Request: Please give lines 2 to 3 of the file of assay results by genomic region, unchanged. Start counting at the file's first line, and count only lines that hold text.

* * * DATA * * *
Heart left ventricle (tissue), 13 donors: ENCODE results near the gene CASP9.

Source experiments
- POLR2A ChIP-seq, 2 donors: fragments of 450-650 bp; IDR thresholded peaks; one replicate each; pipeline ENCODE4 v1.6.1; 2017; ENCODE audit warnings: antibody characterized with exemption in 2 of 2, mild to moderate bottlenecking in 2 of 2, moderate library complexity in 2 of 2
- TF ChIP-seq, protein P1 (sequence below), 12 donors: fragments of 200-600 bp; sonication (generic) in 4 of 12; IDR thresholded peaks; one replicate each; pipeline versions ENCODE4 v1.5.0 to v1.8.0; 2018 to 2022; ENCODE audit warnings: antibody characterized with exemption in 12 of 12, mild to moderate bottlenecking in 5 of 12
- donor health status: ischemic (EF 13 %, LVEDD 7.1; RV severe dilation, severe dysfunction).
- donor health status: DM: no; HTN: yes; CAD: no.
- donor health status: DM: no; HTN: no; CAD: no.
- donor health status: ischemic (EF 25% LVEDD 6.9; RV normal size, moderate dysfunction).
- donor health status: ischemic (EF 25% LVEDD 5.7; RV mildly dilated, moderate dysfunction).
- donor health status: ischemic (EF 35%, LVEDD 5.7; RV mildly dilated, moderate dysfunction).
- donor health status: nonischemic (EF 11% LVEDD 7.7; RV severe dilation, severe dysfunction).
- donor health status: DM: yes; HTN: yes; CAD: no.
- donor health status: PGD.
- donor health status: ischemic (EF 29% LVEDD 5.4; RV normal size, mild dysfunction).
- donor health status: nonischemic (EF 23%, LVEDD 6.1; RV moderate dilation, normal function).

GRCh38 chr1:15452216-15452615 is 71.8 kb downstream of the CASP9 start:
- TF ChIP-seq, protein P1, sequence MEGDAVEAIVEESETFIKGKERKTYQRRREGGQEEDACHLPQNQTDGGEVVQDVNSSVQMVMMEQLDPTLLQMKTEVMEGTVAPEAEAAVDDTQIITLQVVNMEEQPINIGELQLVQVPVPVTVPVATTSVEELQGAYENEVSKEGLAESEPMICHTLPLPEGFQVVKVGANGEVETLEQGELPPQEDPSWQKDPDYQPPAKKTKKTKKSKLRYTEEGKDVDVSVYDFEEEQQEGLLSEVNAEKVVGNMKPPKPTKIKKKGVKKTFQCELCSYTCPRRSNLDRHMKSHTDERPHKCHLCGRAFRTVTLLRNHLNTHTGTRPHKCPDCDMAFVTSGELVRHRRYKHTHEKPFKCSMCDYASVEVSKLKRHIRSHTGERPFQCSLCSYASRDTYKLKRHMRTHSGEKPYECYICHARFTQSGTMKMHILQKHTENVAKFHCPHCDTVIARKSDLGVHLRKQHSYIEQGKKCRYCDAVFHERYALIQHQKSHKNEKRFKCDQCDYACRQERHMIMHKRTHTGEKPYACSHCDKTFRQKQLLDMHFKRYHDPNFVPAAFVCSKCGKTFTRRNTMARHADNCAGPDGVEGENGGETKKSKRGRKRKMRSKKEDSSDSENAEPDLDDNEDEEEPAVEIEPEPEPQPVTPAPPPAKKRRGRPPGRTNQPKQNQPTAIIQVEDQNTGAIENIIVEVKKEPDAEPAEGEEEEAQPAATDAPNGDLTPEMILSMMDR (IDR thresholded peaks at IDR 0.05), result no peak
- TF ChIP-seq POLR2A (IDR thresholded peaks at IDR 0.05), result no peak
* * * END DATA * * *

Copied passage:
Source experiments
- POLR2A ChIP-seq, 2 donors: fragments of 450-650 bp; IDR thresholded peaks; one replicate each; pipeline ENCODE4 v1.6.1; 2017; ENCODE audit warnings: antibody characterized with exemption in 2 of 2, mild to moderate bottlenecking in 2 of 2, moderate library complexity in 2 of 2